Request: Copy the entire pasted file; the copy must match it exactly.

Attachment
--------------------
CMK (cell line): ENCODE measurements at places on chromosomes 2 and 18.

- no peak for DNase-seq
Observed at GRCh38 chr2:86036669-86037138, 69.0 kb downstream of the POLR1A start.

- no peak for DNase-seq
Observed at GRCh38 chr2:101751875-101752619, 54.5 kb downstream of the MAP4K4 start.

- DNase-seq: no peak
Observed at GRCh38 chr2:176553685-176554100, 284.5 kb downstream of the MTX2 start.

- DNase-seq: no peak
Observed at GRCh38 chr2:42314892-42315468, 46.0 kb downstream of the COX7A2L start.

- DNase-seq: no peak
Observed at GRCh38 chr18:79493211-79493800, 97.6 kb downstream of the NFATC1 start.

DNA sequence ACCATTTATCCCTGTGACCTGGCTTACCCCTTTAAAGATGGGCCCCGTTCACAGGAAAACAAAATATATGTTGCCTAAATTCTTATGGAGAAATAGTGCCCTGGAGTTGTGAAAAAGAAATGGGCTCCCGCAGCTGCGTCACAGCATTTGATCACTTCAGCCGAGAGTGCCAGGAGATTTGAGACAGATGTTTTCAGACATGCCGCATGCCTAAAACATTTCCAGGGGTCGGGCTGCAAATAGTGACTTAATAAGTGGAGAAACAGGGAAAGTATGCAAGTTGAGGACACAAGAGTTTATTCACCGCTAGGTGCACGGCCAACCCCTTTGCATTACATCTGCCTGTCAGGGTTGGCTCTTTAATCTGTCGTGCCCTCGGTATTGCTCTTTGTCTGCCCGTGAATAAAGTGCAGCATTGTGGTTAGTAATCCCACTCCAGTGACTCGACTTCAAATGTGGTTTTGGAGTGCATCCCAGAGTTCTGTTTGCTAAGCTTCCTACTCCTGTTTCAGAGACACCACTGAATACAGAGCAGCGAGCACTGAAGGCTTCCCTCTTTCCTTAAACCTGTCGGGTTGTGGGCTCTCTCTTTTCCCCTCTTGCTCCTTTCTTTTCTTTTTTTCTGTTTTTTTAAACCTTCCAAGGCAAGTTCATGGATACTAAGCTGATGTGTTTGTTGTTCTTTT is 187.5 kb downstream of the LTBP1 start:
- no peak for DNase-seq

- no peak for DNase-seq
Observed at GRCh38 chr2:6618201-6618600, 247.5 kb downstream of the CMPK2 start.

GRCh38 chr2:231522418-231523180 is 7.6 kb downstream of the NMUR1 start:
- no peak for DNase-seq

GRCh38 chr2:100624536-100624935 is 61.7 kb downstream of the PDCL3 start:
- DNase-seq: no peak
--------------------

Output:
CMK (cell line): ENCODE measurements at places on chromosomes 2 and 18.

- no peak for DNase-seq
Observed at GRCh38 chr2:86036669-86037138, 69.0 kb downstream of the POLR1A start.

- no peak for DNase-seq
Observed at GRCh38 chr2:101751875-101752619, 54.5 kb downstream of the MAP4K4 start.

- DNase-seq: no peak
Observed at GRCh38 chr2:176553685-176554100, 284.5 kb downstream of the MTX2 start.

- DNase-seq: no peak
Observed at GRCh38 chr2:42314892-42315468, 46.0 kb downstream of the COX7A2L start.

- DNase-seq: no peak
Observed at GRCh38 chr18:79493211-79493800, 97.6 kb downstream of the NFATC1 start.

DNA sequence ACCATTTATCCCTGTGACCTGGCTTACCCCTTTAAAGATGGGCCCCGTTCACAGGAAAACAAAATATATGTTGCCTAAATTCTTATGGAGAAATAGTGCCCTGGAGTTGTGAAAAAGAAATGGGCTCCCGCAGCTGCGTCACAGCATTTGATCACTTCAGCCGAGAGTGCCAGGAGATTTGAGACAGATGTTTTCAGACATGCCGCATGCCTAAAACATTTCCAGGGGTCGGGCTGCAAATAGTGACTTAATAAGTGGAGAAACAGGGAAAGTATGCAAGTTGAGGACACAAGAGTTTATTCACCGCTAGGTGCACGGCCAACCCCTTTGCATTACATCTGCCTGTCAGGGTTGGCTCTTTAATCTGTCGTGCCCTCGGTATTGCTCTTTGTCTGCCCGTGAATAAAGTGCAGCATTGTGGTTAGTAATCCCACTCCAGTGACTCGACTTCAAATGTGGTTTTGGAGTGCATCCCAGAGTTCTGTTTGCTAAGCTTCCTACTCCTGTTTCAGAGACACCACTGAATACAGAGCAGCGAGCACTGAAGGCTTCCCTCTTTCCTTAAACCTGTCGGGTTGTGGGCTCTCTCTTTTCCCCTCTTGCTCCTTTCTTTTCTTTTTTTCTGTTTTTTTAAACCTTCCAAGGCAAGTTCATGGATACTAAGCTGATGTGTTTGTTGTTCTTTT is 187.5 kb downstream of the LTBP1 start:
- no peak for DNase-seq

- no peak for DNase-seq
Observed at GRCh38 chr2:6618201-6618600, 247.5 kb downstream of the CMPK2 start.

GRCh38 chr2:231522418-231523180 is 7.6 kb downstream of the NMUR1 start:
- no peak for DNase-seq

GRCh38 chr2:100624536-100624935 is 61.7 kb downstream of the PDCL3 start:
- DNase-seq: no peak